For three weeks in June 1999 I participated in a German Studies Seminar along with 25 other American scholars and professionals. Sponsored by the German-American Fulbright Commission, this seminar focused on environmental protection and alternative sources of energy.
It was a tremendously informative trip that taught me great deal about Germany while also giving me a chance to meet a great set of American scholars. It also inspired me to learn more about Germany, which I subsequently did through extended visits to Berlin over the next three years.
During our fascinating three-week visit, we met with a wide range of researchers, ministry officials, members of parliament, local elected officials, representatives of public interest groups and private corporations, spokespersons for trade associations and the mass media, and ordinary citizens in Bonn, Hamburg, Wismar, Schwerin, Berlin, Leipzig, Munich, and several others smaller towns and villages in Germany and Austria.
From them we learned what Germans had been doing and hoped to do in response to the threat of global climate change and to the risk of another major nuclear accident. In part this meant we visited rooftop photovoltaic (PV) systems, PV manufacturing plants, building-integrated solar installations, wind farms, a 5 Megawatt (MW) biomass-fueled cogeneration plant, the recently renovated Reichstag in Berlin, a center for environmental remediation, a new 170 MW natural gas-fired cogeneration plant, a research nuclear reactor, and a single-family house with solar collectors and a pellet heating system.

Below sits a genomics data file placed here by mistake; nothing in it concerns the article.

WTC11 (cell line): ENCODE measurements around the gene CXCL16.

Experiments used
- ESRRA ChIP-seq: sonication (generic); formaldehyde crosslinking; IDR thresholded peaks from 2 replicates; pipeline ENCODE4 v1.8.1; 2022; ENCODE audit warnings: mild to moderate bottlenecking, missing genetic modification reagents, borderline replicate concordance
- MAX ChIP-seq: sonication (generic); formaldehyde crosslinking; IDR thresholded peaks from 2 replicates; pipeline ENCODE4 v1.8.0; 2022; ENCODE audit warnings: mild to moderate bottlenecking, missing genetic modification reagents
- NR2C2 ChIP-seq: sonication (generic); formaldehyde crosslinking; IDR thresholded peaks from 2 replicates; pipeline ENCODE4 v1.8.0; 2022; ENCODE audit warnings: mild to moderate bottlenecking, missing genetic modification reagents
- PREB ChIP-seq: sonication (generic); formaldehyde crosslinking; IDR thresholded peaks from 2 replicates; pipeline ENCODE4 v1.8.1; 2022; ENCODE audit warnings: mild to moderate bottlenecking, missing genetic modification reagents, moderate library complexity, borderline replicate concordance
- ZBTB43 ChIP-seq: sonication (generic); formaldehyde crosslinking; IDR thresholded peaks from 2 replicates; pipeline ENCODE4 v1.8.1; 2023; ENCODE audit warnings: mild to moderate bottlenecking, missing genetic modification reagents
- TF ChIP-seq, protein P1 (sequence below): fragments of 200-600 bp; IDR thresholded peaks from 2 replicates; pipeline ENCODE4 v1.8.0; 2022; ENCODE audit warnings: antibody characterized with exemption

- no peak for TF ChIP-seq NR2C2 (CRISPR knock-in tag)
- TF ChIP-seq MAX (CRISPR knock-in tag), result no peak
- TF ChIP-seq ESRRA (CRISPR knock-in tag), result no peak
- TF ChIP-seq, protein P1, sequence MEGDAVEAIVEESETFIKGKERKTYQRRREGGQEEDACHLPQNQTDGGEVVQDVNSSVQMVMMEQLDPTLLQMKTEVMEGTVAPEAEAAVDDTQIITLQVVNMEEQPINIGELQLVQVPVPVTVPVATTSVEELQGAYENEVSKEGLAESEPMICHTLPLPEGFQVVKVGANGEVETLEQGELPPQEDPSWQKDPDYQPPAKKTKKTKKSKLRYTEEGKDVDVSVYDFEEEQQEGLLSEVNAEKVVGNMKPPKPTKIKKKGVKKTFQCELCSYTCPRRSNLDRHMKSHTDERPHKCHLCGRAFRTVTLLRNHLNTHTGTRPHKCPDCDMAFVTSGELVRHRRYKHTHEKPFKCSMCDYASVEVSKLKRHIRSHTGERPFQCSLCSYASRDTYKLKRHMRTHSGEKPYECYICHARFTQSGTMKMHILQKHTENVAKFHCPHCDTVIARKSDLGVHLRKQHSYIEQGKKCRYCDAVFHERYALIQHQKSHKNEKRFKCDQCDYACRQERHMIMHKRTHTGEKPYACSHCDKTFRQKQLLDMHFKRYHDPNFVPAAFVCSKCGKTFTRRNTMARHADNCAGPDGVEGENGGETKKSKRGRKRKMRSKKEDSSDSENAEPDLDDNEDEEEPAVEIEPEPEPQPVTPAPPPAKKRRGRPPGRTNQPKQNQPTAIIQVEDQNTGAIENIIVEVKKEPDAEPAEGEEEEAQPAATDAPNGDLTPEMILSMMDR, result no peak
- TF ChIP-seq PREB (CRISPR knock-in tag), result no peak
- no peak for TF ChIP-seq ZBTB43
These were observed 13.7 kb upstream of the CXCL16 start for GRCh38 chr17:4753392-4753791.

Along the way we learned that Germany had already reduced its CO2 emissions by 13 percent from 1990 to 1998 and that their goal was to increase that reduction to 25 percent by 2005. How, we wondered, had the Germans been able to make such substantial progress and were anticipating making even more while we in the United States seemed to be stuck in the 1970s, making virtually no progress at all?
The people we spoke to indicated that there were at least three key factors that helped explain Germany’s progress:
First, they had instituted a significant tax on energy, which promoted much more efficient use of energy. If I understood correctly, the gasoline tax amounted to about $3.00 per gallon. In 1998 the new governing coalition in Germany agreed to increase the tax on gasoline by 6 pfennigs per liter, on heating oil by 4 pfennigs per liter, and on natural gas by 0.32 pfennigs per kilowatt-hour (kWh). They also agreed to initiate a tax on electricity, amounting to 2 pfennigs per kWh.
Not everyone in Germany favored these taxes. Some argued that they create an artificial market, whereas others said that to let markets alone determine the price of energy is to massively under-price the actual costs of energy use by not accounting for negative externalities (costs borne by people who are not part of market transactions, and hence costs that are not reflected in market prices).